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Dick Kulpa – RIP

Cartoonist and caricaturist Dick Kulpa has passed away.


Richard Allen (Dick) Kulpa
January 12, 1953 – January 3, 2020

 

Family and friends of Dick Kulpa are reporting his death.

… a few days ago when a hospital visit about one thing turned into a deadly diagnosis of stage 4 cancer.
Dick found a battle he couldn’t survive.

From the Rockford (Ill.) Register Star, the area where Dick began his political and cartooning careers:

Kulpa was adept at using his skills as a cartoonist and performance artist to advance his agenda as an elected official, former colleagues said.

He ran an unsuccessful campaign for mayor of Loves Park in 1973 as a 19-year-old fresh out of Harlem High School.

Four years later, Kulpa was elected to a seat on the Loves Park City Council where he created an alter-ego known as “Alder-Man,” the “defender of truth, justice and my hometown’s way,” Kulpa quipped.

Kulpa’s political cartoons during his days on the City Council lampooned fellow politicians, police and even the Environmental Protection Agency.

Kulpa’s roots as a cartoonist can be traced back to 1969 when the Loves Park Post published his first comic strip, Double Eagle & Co., the semi-autobiographical cartoon that told the story of a young man obsessed with his 1960 Chevy.

In the early 1980s, Kulpa created cartoons for “The Bear Report,” a weekly publication documenting the fortunes of the Chicago Bears.

Dick career as cartoonist started in his teen years, he would draw political cartoons for his local weekly and school papers and superhero comics for fanzines.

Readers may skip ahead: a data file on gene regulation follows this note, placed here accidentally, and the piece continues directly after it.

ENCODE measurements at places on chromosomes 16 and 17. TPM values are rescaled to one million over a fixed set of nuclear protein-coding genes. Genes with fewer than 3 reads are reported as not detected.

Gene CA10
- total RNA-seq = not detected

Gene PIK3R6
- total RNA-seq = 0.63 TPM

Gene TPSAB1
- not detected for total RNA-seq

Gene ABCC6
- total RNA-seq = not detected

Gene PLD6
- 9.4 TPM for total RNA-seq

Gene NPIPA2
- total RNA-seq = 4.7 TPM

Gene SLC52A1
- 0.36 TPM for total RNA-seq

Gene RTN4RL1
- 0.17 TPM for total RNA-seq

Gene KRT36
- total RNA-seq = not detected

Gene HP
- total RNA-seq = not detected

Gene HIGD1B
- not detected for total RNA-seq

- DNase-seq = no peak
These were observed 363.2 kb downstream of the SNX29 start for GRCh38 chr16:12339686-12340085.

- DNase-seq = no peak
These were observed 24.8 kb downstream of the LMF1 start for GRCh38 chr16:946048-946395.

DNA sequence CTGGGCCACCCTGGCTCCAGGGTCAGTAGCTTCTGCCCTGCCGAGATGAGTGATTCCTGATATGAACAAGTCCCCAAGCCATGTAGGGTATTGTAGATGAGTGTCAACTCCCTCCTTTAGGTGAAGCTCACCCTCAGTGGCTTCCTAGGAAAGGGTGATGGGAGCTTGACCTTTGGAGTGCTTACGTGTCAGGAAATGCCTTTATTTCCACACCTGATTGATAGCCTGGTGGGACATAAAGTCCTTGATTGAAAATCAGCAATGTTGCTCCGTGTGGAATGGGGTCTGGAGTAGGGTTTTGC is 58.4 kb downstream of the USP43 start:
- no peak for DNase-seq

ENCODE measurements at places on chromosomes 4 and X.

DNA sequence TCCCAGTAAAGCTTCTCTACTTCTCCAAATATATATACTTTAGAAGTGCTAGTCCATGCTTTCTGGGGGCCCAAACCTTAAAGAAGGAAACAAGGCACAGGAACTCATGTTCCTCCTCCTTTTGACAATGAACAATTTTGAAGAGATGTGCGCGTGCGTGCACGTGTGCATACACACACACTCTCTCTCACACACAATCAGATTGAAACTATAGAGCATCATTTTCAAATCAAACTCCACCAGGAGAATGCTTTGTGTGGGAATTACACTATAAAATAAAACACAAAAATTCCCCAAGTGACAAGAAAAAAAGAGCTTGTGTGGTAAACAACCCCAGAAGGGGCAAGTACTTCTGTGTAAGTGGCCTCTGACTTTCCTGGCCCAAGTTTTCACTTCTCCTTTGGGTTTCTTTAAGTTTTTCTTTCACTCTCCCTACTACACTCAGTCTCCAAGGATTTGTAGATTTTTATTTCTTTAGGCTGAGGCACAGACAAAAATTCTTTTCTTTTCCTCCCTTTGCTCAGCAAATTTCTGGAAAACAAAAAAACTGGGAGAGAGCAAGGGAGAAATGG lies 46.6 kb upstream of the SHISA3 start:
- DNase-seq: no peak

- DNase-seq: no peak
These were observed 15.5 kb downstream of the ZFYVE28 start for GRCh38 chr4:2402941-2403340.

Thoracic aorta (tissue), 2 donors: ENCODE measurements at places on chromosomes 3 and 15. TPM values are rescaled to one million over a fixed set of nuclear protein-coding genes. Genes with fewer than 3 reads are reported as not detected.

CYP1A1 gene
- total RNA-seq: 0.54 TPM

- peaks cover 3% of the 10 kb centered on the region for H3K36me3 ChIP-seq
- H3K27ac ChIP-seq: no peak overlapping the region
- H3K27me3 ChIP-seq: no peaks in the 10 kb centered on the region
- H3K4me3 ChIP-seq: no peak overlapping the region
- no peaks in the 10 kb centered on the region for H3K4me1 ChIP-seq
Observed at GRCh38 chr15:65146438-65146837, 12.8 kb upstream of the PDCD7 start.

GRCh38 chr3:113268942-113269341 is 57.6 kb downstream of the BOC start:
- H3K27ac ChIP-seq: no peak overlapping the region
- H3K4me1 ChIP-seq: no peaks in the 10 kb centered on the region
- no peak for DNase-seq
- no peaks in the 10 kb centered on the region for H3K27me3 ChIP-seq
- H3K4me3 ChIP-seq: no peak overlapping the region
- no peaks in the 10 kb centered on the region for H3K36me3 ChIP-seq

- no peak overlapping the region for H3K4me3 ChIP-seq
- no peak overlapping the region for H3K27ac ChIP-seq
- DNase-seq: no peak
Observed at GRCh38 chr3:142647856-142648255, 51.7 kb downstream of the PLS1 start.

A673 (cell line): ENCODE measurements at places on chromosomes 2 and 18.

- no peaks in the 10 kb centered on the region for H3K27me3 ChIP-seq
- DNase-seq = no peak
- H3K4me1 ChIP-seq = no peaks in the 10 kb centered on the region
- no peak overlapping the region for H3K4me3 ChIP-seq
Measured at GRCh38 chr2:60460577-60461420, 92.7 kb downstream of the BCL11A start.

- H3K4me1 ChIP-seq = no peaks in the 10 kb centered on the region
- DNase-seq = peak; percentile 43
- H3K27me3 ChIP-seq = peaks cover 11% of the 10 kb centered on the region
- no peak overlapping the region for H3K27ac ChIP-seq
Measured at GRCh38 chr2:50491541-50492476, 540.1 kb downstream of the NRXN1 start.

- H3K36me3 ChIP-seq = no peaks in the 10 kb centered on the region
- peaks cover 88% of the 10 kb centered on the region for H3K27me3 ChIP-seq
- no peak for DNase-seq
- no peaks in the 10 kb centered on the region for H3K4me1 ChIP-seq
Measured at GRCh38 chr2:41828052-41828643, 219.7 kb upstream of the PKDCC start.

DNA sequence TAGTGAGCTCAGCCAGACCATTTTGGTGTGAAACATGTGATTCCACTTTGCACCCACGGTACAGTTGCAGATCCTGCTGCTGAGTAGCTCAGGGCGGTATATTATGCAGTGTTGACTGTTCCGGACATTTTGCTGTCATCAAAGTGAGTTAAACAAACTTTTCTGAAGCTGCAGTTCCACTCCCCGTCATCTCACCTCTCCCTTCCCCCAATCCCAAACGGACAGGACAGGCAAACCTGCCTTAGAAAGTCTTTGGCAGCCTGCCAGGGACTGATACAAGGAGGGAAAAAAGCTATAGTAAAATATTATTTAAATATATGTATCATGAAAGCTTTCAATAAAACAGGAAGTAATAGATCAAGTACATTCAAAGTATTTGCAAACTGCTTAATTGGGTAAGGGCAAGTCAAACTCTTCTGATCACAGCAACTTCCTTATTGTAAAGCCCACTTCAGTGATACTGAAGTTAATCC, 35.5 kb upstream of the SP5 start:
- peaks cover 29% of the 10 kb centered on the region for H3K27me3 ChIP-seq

The love of drawing never deserted Dick. In the mid-1970s he was drawing his self-syndicated Double Eagle & Co. comic strip for newspapers …

  
© Dick Kulpa

while late in life he had become a famed Southern Florida caricaturist.

But Dick’s most famous creation was for the Weekly World News.

So how did you create Bat Boy?
One of the editors needed an image of a space-alien baby, and so I designed it, and when everybody saw it they said, “Wait a minute, this is more powerful than we’d thought.” I’d drawn a Star Trek comic strip years before, so I loved the pointy ears on Mr. Spock. And I also did another comic strip featuring a character, Officer Jaws, and I loved his teeth. I had total leeway. I don’t think staff knew what I was doing at the time. In this particular case, it took almost a whole day, because the computer kept crashing. That was 1992.

I worked in concert with the retouch department and designed this character. In this specific case, it was absolute and they followed my detailed instructions to the letter. So that’s where Bat Boy was born, but it wasn’t called Bat Boy originally.

  
© respective copyright holders

Dick would eventually become the publisher of Weekly World News and Cracked Mazagine.

As Dick mentioned in that Bat Boy interview, he worked on syndicated comic strips.
He assisted Fran Matera on The Legend of Bruce Lee and then took full control of the art.


© Bruce Lee Enterprises

Not long after the Bruce Lee strip ended Dick drew the last few months of the Star Trek comic strip.


© CBS Studios

Twelve years later Dick and Allan Zullo would create the Ghost Story Club.


© Tribune Media Service, The Wordsellers Inc, and Dick Kulpa

Much more about Dick at his homepage and at his Captain Cartoon site.

 

Community Comments

#1 Nelson Dewey
January/5/2021
@ 12:24 pm

I met Dick when he was editing Cracked (published by the National Enquirer at the time). And I was on a try-out for art director.
I didn’t get the job (probably a lucky thing for me) but spent a week in Boca Raton.
Dick was an interesting guy, and I learned from him.
Sorry to hear of his passing.

#2 Darryl Heine
January/5/2021
@ 2:50 pm

R.I.P. to Mr. Kulpa who was the man behind the Ghost Story Club and Weekly World News’ Bat Boy.

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